Fukushima report declassified: Worse than we were told
Fukushima nuclear power plant is still experiencing major contamination issues nearly five years after the earthquake, tsunami, and subsequent meltdown.
A new declassified report from the US Nuclear Regulatory Commission, written on March 18, 2011 just days after the disaster, sheds light on just how bad it was.
We now know that "100% of the total spent fuel was released to the atmosphere from unit 4."
According to nuclear expert and whistleblower Arnie Gundersen in an interview with WBAI in New York, unit four contained more cesium "than in all 800 nuclear bombs exploded above ground".
Cesium has been linked to thyroid cancer, which is on the increase in the Fukushima area since the tsunami, according to the US National Library of Medicine.
The chemical is highly soluble in water and can find its way into foodstuffs that have been prepared in contaminated areas.
Another report this week revealed there are more than nine million bags of nuclear material piling up in Japan, according to the Fukushima Prefecture and the Environment Ministry.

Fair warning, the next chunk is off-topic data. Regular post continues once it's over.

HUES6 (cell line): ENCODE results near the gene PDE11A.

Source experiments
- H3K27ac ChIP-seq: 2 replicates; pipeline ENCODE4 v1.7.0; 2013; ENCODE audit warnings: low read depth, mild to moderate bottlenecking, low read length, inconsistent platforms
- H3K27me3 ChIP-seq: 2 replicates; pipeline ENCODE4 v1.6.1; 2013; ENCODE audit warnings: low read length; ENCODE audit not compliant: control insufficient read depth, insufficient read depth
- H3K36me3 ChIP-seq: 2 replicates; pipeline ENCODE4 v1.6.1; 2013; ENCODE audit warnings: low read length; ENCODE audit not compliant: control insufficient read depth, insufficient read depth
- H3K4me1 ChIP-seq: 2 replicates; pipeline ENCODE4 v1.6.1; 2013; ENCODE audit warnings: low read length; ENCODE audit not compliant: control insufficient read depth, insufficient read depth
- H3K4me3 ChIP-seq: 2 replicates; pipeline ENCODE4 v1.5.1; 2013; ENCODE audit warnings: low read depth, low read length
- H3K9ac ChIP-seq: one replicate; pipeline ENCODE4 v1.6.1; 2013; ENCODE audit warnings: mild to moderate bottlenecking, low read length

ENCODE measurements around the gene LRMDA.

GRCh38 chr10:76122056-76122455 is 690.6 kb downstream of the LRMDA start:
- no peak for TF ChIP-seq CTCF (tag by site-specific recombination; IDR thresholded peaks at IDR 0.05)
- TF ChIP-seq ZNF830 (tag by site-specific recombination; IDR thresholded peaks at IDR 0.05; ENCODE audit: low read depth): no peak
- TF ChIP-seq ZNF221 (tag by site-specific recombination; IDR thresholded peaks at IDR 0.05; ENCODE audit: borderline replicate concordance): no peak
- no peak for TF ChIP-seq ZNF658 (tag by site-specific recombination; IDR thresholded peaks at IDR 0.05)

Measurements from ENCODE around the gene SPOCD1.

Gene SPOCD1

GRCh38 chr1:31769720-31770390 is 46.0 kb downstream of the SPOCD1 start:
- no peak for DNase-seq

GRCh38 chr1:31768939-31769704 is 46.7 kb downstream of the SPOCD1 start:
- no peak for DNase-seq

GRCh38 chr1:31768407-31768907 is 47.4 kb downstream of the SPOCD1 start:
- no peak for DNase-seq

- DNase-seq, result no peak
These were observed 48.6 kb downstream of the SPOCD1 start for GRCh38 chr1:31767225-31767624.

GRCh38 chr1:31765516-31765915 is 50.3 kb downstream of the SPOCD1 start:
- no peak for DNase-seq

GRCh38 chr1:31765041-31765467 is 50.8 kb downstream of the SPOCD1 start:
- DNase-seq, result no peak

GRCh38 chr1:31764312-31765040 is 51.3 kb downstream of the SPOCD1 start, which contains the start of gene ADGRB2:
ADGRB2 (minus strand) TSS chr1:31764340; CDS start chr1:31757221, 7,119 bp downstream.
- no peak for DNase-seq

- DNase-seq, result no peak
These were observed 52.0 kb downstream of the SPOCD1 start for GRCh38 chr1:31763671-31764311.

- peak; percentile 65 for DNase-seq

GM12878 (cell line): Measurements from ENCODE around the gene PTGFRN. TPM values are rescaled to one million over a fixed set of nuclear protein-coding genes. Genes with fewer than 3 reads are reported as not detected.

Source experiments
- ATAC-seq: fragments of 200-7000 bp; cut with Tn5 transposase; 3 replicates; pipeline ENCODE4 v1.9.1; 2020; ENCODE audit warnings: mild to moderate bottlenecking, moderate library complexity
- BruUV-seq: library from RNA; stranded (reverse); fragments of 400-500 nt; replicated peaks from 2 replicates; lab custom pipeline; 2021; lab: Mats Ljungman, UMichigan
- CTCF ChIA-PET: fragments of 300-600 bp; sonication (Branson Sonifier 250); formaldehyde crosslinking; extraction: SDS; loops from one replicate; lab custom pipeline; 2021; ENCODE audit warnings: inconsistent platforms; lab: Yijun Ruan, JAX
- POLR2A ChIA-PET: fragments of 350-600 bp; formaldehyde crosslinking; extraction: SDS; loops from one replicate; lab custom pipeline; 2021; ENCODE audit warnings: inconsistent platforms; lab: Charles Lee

Anti-nuclear activist Dr Helen Caldicott said during the crisis that if unit four collapsed, she was going to move her family from Boston to the southern hemisphere.
The declassified report from the US Nuclear Regulatory Commission said the 2011 thyroid dose estimates 'downstream' from Japan in the US were within guidelines "except for Alaska".
Engineers at Fukushima are still dealing with fallout from four years ago. Last week, the radioactivity at Reactor 1 was measured at 482,000 becquerels per liter of radioactive cesium, Tokyo Electric Power Company (TEPCO) said.
This is 4,000 times higher than last year and the company believes the contaminated water stored at a nearby building may have leaked into the duct, according to The Asahi Shimbun.
Increases in other areas have not been registered, the company said.
400 to 500 tons of radioactive seawater that washed ashore in the 2011 tsunami is pooled in the tunnels, which lie next to a temporary storage facility for radioactive water being used to cool nuclear fuel inside the damaged reactors.
TEPCO said they plan to investigate the spike in radiation.